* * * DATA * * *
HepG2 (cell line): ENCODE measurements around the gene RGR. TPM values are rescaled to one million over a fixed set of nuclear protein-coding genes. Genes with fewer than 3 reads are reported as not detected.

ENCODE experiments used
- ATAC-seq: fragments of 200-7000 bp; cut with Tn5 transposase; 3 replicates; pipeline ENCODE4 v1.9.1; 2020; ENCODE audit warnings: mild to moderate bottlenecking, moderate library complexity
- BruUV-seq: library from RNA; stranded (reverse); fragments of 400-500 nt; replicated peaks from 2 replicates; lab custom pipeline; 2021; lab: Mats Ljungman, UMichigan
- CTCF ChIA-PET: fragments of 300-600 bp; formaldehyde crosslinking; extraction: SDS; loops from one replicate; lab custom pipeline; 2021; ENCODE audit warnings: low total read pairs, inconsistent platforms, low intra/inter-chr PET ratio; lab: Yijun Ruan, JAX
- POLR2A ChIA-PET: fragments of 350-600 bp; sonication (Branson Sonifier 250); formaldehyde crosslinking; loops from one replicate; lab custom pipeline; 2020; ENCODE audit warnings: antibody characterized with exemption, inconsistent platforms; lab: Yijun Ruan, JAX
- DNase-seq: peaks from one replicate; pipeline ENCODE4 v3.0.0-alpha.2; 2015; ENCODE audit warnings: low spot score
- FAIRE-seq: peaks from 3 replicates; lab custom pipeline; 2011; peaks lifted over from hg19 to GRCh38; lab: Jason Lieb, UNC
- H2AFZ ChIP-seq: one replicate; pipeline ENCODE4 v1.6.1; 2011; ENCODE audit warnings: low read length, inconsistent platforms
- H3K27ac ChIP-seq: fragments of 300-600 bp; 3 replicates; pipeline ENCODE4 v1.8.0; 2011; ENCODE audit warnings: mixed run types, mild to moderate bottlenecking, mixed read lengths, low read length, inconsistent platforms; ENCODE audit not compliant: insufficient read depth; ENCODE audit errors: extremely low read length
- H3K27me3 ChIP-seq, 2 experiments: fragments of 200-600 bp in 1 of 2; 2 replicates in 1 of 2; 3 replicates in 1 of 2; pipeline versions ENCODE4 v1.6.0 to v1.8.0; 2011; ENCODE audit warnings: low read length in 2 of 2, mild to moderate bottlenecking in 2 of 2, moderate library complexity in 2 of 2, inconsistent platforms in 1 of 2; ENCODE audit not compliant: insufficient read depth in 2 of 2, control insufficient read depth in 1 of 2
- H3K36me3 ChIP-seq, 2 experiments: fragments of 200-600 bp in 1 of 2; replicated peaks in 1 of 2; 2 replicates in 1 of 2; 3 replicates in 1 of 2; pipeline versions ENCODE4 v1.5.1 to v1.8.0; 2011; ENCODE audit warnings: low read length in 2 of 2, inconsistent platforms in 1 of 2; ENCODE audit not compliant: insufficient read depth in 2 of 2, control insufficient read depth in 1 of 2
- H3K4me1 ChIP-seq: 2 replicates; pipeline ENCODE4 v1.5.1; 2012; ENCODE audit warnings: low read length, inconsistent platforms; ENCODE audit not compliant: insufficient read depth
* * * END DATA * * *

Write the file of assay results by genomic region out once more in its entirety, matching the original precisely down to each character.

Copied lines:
HepG2 (cell line): ENCODE measurements around the gene RGR. TPM values are rescaled to one million over a fixed set of nuclear protein-coding genes. Genes with fewer than 3 reads are reported as not detected.

ENCODE experiments used
- ATAC-seq: fragments of 200-7000 bp; cut with Tn5 transposase; 3 replicates; pipeline ENCODE4 v1.9.1; 2020; ENCODE audit warnings: mild to moderate bottlenecking, moderate library complexity
- BruUV-seq: library from RNA; stranded (reverse); fragments of 400-500 nt; replicated peaks from 2 replicates; lab custom pipeline; 2021; lab: Mats Ljungman, UMichigan
- CTCF ChIA-PET: fragments of 300-600 bp; formaldehyde crosslinking; extraction: SDS; loops from one replicate; lab custom pipeline; 2021; ENCODE audit warnings: low total read pairs, inconsistent platforms, low intra/inter-chr PET ratio; lab: Yijun Ruan, JAX
- POLR2A ChIA-PET: fragments of 350-600 bp; sonication (Branson Sonifier 250); formaldehyde crosslinking; loops from one replicate; lab custom pipeline; 2020; ENCODE audit warnings: antibody characterized with exemption, inconsistent platforms; lab: Yijun Ruan, JAX
- DNase-seq: peaks from one replicate; pipeline ENCODE4 v3.0.0-alpha.2; 2015; ENCODE audit warnings: low spot score
- FAIRE-seq: peaks from 3 replicates; lab custom pipeline; 2011; peaks lifted over from hg19 to GRCh38; lab: Jason Lieb, UNC
- H2AFZ ChIP-seq: one replicate; pipeline ENCODE4 v1.6.1; 2011; ENCODE audit warnings: low read length, inconsistent platforms
- H3K27ac ChIP-seq: fragments of 300-600 bp; 3 replicates; pipeline ENCODE4 v1.8.0; 2011; ENCODE audit warnings: mixed run types, mild to moderate bottlenecking, mixed read lengths, low read length, inconsistent platforms; ENCODE audit not compliant: insufficient read depth; ENCODE audit errors: extremely low read length
- H3K27me3 ChIP-seq, 2 experiments: fragments of 200-600 bp in 1 of 2; 2 replicates in 1 of 2; 3 replicates in 1 of 2; pipeline versions ENCODE4 v1.6.0 to v1.8.0; 2011; ENCODE audit warnings: low read length in 2 of 2, mild to moderate bottlenecking in 2 of 2, moderate library complexity in 2 of 2, inconsistent platforms in 1 of 2; ENCODE audit not compliant: insufficient read depth in 2 of 2, control insufficient read depth in 1 of 2
- H3K36me3 ChIP-seq, 2 experiments: fragments of 200-600 bp in 1 of 2; replicated peaks in 1 of 2; 2 replicates in 1 of 2; 3 replicates in 1 of 2; pipeline versions ENCODE4 v1.5.1 to v1.8.0; 2011; ENCODE audit warnings: low read length in 2 of 2, inconsistent platforms in 1 of 2; ENCODE audit not compliant: insufficient read depth in 2 of 2, control insufficient read depth in 1 of 2
- H3K4me1 ChIP-seq: 2 replicates; pipeline ENCODE4 v1.5.1; 2012; ENCODE audit warnings: low read length, inconsistent platforms; ENCODE audit not compliant: insufficient read depth